Just hours after the death of Tata Sons chairman Cyrus Mistry due to a deadly car crash, prominent industrialist Anand Mahindra has taken a new pledge as several reports indicated that Mistry died because he did not wear a seatbelt while in the rear seat. 

"I resolve to always wear my seat belt even when in the rear seat of the car. And I urge all of you to take that pledge too. We all owe it to our families," Anand Mahindra posted on his Twitter page. 

Anand Mahindra

Soon after Mistry's death, several reports stated that the airbags in the rear side were not activated as passengers were not wearing seatbelts. 

Aged 54, Mistry died in a car accident on Sunday on his way to Mumbai from Gujarat's Udwada.

Cyrus Mistry was traveling in a Mercedes luxury car with Darius Pandole, a former independent director in the Tata Group, his wife Anahita Pandole and brother Jehangir Pandole.

According to reports, Anahita Pandole was driving the car at the time of the accident, and the vehicle could have hit a divider when she tried to overtake another vehicle at a very high speed.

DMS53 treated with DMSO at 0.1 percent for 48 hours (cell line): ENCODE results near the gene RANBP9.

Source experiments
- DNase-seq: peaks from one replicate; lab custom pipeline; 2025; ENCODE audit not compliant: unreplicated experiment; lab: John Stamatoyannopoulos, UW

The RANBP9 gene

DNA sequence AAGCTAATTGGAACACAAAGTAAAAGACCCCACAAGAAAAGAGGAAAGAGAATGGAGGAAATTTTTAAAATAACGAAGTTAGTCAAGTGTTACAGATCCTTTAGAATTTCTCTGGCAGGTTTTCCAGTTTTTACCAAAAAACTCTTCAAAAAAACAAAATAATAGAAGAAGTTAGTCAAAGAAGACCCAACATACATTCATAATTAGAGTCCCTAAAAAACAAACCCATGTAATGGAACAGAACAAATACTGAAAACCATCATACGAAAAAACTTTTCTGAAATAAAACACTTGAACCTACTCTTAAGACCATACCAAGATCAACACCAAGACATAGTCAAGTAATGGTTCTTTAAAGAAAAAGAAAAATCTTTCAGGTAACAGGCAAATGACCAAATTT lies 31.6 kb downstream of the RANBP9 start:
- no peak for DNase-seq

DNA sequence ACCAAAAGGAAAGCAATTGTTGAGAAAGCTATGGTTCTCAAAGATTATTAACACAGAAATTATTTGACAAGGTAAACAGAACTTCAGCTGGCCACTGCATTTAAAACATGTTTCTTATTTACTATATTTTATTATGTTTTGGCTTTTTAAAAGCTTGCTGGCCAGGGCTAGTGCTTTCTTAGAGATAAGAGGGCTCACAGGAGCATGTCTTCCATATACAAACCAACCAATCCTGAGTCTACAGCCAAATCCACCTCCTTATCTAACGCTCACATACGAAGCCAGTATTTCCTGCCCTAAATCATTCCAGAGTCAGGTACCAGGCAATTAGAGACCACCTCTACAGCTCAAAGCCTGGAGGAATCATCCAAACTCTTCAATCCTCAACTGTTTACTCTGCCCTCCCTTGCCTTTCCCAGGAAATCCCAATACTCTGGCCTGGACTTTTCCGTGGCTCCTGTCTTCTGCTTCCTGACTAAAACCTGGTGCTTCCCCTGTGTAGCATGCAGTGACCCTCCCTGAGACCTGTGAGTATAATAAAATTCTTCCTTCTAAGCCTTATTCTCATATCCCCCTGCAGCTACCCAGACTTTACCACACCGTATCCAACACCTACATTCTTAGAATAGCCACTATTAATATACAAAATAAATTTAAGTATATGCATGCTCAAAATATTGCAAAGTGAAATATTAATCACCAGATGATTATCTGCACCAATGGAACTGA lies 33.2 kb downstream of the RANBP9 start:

Meanwhile, the accident news has grabbed international headlines. Bloomberg wrote a feature and claimed that Indian roads are dangerous to drive, and the condition of the roads in the nation could be the main reason behind the death of the billionaire. 

"While India has built the world's second-biggest road network spanning 5.89 million kilometers (3.7 million miles), its highways are often marred by shoddy construction and poor maintenance," wrote Bloomberg in the report. 

The report added: "Prior to the pandemic, there was one deadly road crash in India every four minutes, equal to 11 percent of all crash-related deaths globally even though the South Asian nation accounts for just 1 percent of the world's vehicles"